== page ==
This article originally appeared at The BRICS Post
China’s defense ministry has announced new naval drills with Russia to be held for eight days beginning August 20.
Spokesperson Yang Yujun said the exercises will be held in Peter the Great Bay, an inlet in the Sea of Japan near the China-Russia border.
The drills, which follow a similar joint exercise in the Mediterranean in May, are designed to “to improve China and Russia’s capacity in coping with maritime security threats,” Yang said.
“Navies of the two countries will join forces to simulate anti-submarine combat, air defense and other relevant missions.”
The announcement comes amid tension between Beijing and Washington about China’s claimed jurisdiction over about 2 million square kms of the 3.55 million square kms South China Sea territory.
On Friday, Yang accused the US of double standards regarding its criticism of China’s construction projects on a series of islands in the South China sea.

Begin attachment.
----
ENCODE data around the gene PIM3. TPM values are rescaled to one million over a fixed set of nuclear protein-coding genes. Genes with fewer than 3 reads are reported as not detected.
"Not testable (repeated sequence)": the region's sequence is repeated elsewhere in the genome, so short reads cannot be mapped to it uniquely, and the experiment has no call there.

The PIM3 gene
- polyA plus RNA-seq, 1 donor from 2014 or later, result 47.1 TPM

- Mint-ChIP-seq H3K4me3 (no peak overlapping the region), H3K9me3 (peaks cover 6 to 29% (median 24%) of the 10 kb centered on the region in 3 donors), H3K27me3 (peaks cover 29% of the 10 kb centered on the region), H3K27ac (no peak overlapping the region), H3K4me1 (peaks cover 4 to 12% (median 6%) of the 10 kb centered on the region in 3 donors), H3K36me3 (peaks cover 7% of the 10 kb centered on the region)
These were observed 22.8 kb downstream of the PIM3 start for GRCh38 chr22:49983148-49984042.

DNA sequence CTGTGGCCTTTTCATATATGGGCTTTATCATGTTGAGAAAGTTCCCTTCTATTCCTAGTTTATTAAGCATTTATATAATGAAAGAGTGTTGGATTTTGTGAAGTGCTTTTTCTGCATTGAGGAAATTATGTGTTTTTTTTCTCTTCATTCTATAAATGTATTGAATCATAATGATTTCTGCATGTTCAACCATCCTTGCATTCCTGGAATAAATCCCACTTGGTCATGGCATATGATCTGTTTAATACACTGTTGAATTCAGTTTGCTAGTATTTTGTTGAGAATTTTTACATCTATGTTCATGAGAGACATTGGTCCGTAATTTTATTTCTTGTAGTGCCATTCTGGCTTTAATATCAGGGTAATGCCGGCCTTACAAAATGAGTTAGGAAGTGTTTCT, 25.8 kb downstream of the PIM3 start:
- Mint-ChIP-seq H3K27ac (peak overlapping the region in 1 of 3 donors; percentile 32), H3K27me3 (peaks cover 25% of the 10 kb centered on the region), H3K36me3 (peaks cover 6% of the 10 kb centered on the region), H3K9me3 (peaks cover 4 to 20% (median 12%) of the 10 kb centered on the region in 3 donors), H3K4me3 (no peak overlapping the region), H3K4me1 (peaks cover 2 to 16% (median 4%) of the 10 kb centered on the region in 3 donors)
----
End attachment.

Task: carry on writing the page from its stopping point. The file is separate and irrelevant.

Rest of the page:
He said that the Pentagon has been frequently sending aircraft and ships in a bid to carry out close-distance reconnaissance in the South China Sea.
“The US side disregards and distorts the facts and plays up China’s military threat to sow discord between China and the littoral states in the South China Sea. We firmly oppose such actions,” Yang said.
“The Chinese side expresses its serious concern over US activities to militarize the South China Sea region,” he said.
China, the Philippines, Vietnam and other nations lay contesting claims to these waters, but Beijing exercises jurisdiction.
In 2013, US ally the Philippines filed a complaint with the Arbitral Tribunal questioning the validity of China’s “nine-dash” territorial claim, a demarcation on official Chinese maps that envelops virtually the entire South China Sea.
On July 14, 2015, China reiterated its position of not participating in the South China Sea arbitration process initiated by Philippines at the Hague-based Tribunal.